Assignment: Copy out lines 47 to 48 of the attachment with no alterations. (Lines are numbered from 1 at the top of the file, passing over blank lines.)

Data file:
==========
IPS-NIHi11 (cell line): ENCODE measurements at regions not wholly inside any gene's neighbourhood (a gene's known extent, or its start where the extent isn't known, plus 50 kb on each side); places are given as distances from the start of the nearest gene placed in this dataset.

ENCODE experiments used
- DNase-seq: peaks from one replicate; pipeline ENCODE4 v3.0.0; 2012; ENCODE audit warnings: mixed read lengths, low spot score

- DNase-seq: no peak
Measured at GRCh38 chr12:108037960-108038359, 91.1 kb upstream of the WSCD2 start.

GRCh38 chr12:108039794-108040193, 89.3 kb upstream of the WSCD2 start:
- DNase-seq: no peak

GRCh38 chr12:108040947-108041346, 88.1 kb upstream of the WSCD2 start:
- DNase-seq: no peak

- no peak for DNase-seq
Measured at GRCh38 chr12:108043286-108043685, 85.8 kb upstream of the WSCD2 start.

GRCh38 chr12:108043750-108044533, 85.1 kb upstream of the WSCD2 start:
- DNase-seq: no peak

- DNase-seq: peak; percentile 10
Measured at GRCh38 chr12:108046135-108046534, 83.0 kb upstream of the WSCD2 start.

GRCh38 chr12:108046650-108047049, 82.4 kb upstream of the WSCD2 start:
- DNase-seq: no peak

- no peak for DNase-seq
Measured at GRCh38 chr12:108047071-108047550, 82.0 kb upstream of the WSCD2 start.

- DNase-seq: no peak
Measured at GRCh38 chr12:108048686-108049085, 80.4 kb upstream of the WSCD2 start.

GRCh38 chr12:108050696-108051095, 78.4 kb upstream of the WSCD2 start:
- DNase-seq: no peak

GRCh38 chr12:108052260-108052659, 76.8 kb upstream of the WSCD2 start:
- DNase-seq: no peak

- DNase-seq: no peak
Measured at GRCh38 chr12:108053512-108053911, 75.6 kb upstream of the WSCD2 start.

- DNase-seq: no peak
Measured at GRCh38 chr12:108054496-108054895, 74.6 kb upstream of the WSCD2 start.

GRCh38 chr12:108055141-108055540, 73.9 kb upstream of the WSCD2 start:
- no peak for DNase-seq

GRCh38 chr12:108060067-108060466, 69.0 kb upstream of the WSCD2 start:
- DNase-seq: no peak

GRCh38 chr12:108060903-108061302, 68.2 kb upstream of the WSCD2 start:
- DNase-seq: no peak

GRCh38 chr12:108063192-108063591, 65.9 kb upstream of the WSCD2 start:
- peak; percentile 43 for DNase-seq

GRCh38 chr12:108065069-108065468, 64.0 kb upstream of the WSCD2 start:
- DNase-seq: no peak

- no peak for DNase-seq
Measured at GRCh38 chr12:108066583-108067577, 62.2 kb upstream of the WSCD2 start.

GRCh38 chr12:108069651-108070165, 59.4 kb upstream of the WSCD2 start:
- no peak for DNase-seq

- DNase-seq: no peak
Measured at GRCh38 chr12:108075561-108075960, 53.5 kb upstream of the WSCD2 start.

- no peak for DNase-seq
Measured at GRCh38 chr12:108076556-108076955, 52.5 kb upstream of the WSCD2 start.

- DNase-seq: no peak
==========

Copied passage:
Measured at GRCh38 chr12:108076556-108076955, 52.5 kb upstream of the WSCD2 start.

- DNase-seq: no peak